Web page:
The madness of Kevin Spacey | Lifestyle.INQ

OCTOBER 27, 2022

Kevin Spacey fitting into the deformed physiology and twisted mentality of “Richard III” is much too predictable.

Spacey has played the classic villain in “Seven” and “Superman,” and Richard III the Shakespearean protagonist is hardly the classic tragic figure and more of the irredeemably bad guy: “I am determined to prove a villain,” he says, “(a)nd hate the idle pleasures of these days.”

But if the fit is too perfect and predictable, Spacey, in the last installment of the transatlantic Bridge Project that has just toured Singapore, manages to inject into the role something surprising and invigorating. He does so mainly through black humor and occasional camp.

When Richard seduces  Lady Ann, the wife of the man he has  murdered, and choosing for the occasion of the seduction the funeral of her father-in-law whom he has also killed, the absurdity of the situation is heightened when Spacey turns to the audience and gapes, astounded at his feat. Indeed, what cheek it must have taken!

Judging by the fact that the audience at Singapore’s Esplanade Theater remained transfixed on the stage (the production ran three hours and 15 minutes, and “Richard III” is the longest play in the Shakespearean canon after “Hamlet”), Spacey and director Sam Mendes have been successful in making “Richard III” a transatlantic drama whose message of power and its corruptibility resonates well in the new century.

A simple desire

The production is also a fitting close to the Bridge Project, the  international theater partnership that Mendes and Spacey, 1999 Oscar Best Director and Best Actor for “American Beauty,” have formed.

Previous Bridge Project productions which toured Singapore were “The Winter’s Tale” (2008) and “The Tempest.” The former was made more memorable by the participation of Hollywood actor Ethan Hawke, of “Dead Poets Society” and “Sunrise/Sunset” fame; and Rebecca Hall, who played Vicky in Woody Allen’s “Vicky Cristina Barcelona.”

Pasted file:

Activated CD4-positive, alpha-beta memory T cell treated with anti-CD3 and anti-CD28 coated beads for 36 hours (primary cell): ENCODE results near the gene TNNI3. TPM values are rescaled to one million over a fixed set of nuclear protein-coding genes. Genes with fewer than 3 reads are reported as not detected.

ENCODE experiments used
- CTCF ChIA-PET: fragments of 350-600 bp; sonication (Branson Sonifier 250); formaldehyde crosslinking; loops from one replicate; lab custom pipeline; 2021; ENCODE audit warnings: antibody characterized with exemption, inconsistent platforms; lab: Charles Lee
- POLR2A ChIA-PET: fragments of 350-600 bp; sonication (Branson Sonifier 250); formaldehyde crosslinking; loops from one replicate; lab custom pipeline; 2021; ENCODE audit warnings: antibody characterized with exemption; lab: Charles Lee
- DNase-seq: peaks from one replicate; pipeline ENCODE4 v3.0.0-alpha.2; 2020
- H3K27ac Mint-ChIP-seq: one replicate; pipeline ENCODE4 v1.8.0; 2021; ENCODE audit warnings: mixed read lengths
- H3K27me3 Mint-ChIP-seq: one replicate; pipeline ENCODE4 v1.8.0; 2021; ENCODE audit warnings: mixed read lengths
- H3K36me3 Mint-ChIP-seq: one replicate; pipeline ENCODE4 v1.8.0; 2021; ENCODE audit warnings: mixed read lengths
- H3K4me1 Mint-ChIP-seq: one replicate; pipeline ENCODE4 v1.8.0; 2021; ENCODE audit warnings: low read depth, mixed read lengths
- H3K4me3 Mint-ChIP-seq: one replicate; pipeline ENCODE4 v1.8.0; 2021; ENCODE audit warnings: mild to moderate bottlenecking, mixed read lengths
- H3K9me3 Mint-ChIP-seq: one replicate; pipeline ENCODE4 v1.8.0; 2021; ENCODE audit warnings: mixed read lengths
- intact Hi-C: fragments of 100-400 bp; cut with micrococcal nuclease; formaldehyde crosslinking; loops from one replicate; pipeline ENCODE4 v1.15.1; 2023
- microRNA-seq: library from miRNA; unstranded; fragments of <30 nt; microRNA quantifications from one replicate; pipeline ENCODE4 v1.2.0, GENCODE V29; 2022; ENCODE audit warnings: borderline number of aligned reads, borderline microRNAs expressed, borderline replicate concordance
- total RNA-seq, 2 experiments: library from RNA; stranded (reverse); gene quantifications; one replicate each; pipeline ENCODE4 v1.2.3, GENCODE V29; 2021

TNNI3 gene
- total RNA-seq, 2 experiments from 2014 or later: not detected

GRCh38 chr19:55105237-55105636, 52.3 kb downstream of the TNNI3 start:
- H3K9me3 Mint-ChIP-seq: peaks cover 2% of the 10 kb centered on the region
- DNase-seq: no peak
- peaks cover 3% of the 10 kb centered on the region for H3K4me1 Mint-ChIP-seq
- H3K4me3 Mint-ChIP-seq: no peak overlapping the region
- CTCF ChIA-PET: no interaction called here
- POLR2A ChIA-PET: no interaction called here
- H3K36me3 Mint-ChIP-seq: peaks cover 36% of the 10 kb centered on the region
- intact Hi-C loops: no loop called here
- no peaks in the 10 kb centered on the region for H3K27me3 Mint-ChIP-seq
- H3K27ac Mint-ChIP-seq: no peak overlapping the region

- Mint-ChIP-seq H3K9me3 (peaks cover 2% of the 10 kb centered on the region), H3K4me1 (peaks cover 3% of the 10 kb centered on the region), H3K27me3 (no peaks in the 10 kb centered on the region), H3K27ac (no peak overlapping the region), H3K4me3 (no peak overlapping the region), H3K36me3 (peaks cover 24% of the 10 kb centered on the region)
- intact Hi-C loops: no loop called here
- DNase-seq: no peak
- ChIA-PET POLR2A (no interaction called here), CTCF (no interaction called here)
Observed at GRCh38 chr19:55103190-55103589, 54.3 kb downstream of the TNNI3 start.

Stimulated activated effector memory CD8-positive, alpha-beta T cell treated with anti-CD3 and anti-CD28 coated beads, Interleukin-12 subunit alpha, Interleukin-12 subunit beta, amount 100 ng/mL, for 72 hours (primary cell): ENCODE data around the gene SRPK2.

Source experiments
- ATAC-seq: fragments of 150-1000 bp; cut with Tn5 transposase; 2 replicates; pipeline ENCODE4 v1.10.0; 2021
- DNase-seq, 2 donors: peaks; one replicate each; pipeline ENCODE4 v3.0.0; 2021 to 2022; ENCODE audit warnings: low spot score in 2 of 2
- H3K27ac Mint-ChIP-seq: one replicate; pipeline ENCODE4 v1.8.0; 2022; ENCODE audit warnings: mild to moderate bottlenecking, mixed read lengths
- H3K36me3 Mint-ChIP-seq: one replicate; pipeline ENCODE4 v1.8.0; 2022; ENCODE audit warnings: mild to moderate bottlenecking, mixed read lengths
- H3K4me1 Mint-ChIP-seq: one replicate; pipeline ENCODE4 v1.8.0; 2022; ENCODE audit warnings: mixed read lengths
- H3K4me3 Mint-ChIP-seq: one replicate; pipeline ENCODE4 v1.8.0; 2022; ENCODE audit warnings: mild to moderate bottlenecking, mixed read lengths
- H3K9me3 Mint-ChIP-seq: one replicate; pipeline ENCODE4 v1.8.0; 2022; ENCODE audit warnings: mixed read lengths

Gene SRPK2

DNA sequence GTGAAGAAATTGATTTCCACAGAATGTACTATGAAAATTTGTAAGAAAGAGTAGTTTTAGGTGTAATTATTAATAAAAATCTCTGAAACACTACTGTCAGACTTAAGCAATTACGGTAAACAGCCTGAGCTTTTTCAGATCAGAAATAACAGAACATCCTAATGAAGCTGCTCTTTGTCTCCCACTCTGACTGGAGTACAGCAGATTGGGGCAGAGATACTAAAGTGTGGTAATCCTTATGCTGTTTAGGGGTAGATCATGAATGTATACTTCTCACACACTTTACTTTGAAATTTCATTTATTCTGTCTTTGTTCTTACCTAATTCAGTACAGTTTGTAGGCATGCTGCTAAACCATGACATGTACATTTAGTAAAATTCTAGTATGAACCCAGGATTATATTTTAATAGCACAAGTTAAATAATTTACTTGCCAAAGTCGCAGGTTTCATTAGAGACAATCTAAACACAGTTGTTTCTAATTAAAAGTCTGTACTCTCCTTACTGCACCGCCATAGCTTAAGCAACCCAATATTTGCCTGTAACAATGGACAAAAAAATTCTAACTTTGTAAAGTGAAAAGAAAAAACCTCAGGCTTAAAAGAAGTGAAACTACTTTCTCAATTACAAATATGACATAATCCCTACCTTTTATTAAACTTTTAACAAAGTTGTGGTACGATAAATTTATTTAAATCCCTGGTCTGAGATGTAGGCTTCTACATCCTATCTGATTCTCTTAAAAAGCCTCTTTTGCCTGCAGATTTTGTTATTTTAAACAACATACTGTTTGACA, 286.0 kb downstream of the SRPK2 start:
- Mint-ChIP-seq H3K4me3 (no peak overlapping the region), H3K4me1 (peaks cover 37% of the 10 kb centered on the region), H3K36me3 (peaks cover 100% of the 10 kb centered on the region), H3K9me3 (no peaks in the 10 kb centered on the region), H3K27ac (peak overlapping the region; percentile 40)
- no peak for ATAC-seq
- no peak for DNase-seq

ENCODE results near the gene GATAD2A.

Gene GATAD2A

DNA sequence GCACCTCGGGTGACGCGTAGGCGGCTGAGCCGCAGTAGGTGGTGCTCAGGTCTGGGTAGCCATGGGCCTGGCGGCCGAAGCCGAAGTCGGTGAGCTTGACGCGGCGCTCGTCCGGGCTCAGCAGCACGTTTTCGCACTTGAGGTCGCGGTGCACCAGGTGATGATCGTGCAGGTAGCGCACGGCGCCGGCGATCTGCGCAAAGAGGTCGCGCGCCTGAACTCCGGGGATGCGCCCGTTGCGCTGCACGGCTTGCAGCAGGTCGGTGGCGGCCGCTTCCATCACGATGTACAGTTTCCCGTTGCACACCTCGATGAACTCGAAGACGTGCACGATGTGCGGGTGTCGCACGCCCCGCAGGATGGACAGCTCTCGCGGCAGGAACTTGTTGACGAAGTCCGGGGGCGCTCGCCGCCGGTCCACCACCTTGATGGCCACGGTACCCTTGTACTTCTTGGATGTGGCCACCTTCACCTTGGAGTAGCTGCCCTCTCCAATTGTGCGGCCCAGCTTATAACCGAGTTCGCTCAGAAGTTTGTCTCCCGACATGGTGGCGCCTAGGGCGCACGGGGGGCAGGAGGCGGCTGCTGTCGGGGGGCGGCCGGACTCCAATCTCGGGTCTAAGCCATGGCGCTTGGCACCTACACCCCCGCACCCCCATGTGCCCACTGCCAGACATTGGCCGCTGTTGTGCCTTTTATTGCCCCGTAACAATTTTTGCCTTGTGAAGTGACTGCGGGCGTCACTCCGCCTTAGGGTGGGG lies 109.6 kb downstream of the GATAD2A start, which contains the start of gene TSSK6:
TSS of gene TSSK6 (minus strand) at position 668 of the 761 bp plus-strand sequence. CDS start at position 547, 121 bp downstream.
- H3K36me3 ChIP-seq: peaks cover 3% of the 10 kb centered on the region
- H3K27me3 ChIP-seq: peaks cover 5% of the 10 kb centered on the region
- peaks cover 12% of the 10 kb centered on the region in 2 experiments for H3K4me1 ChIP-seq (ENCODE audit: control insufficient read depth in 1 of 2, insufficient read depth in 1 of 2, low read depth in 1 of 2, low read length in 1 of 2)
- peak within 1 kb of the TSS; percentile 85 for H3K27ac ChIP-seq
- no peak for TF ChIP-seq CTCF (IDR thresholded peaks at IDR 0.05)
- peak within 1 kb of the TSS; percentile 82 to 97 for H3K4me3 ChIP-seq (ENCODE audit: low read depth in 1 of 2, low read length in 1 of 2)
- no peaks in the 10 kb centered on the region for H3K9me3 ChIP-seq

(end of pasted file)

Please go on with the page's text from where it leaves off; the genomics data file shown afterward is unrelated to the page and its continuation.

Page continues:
More specifically, the Bridge Project is a partnership between the Brooklyn Academy of Music Arts (BAM); the Old Vic of Great Britain, headed by the American Spacey; and Neal Street Productions, founded and headed by the British Mendes. It seeks to bring original productions of classic plays directed by Mendes to New York and on an international tour.

The Singapore run was “co-commissioned” and presented by the Singapore Repertory Theater, which had mounted “An Intimate Evening with Lea Salonga” in 2005.

“The idea behind the Bridge Project was born out of a simple desire: a wish for artists, collaborators and audiences on both sides of the Atlantic to experience one another’s work, talent and artistry in the theater,” Mendes said.

Best for last

Surely, Bridge reserved the best for last by touring its well-received production of “Richard III” in Singapore. Although the two previous plays were fantasy  plays, the last installment was dark though alleviated by the staging’s campy humor.

Richard III is described in the play as a “bottled spider,” and his physical deformity is magnified on stage as Spacey and the production have his crippled left leg in a brace and withered left arm in a leather casting.

His manic movements thereby become like the frenzied whirling of a dark, malignant spider, especially in the last half when finally, as king, he wears a Nazi-dark military uniform, which altogether makes him appear consumed by the darkness he has enveloped around his kingdom.

A tale of political intrigue, especially if it’s based on history, has universal application, so Mendes situates the play in the contemporary. Mendes uses color-coordinated costumes, evoking the War of the Roses, to pit one faction against the other.

Tom Piper’s stage design appears to strive for an everywhere feel: burnished brick walls and gallery of gray-white doors, which both help the audience focus on the drama on stage while at the same time symbolizing the growing constriction of the kingdom and its people because of the wiles and machinations of Richard.

In the production notes, Spacey and Mendes make mention of fallen Libyan leader Ghaddafy as one of the models of their contemporary interpretation of Shakespeare’s warhorse. Which should show that “Richard III” is emblematic of the diabolic reaches of power and corruption.

A 16th-century play about a 14th-century historical character has proven resilient and relevant. As the Shakespeare scholar Harrold C. Goddard has said, “The world is forever catching up with Shakespeare—only to fall behind him again.”

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